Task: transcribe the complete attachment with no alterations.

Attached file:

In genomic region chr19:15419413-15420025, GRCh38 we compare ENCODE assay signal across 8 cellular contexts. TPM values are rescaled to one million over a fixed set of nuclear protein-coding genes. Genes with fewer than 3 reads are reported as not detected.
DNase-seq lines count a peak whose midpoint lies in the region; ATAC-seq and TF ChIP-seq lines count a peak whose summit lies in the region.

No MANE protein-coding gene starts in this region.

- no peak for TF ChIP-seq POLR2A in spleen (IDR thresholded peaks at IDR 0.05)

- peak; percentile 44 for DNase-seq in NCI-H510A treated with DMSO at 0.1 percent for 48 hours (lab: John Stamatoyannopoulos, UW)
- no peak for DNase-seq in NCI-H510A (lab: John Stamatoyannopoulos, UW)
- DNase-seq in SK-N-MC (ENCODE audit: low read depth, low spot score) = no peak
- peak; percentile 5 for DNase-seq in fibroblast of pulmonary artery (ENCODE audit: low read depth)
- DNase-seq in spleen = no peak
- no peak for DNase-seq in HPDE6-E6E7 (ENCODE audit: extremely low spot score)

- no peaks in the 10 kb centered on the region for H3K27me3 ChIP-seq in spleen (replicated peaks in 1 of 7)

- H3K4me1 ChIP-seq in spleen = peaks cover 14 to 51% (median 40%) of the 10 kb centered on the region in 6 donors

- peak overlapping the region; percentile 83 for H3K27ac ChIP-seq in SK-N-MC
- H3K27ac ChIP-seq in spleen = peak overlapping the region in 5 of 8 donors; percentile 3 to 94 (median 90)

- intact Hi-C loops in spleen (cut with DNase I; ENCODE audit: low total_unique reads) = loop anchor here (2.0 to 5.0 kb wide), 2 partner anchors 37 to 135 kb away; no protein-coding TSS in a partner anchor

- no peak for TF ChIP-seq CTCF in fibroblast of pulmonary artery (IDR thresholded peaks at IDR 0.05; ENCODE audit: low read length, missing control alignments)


In genomic region chr19:15419413-15420025, GRCh38 we compare ENCODE assay signal across 8 cellular contexts. TPM values are rescaled to one million over a fixed set of nuclear protein-coding genes. Genes with fewer than 3 reads are reported as not detected.
DNase-seq lines count a peak whose midpoint lies in the region; ATAC-seq and TF ChIP-seq lines count a peak whose summit lies in the region.

No MANE protein-coding gene starts in this region.

- no peak for TF ChIP-seq POLR2A in spleen (IDR thresholded peaks at IDR 0.05)

- peak; percentile 44 for DNase-seq in NCI-H510A treated with DMSO at 0.1 percent for 48 hours (lab: John Stamatoyannopoulos, UW)
- no peak for DNase-seq in NCI-H510A (lab: John Stamatoyannopoulos, UW)
- DNase-seq in SK-N-MC (ENCODE audit: low read depth, low spot score) = no peak
- peak; percentile 5 for DNase-seq in fibroblast of pulmonary artery (ENCODE audit: low read depth)
- DNase-seq in spleen = no peak
- no peak for DNase-seq in HPDE6-E6E7 (ENCODE audit: extremely low spot score)

- no peaks in the 10 kb centered on the region for H3K27me3 ChIP-seq in spleen (replicated peaks in 1 of 7)

- H3K4me1 ChIP-seq in spleen = peaks cover 14 to 51% (median 40%) of the 10 kb centered on the region in 6 donors

- peak overlapping the region; percentile 83 for H3K27ac ChIP-seq in SK-N-MC
- H3K27ac ChIP-seq in spleen = peak overlapping the region in 5 of 8 donors; percentile 3 to 94 (median 90)

- intact Hi-C loops in spleen (cut with DNase I; ENCODE audit: low total_unique reads) = loop anchor here (2.0 to 5.0 kb wide), 2 partner anchors 37 to 135 kb away; no protein-coding TSS in a partner anchor

- no peak for TF ChIP-seq CTCF in fibroblast of pulmonary artery (IDR thresholded peaks at IDR 0.05; ENCODE audit: low read length, missing control alignments)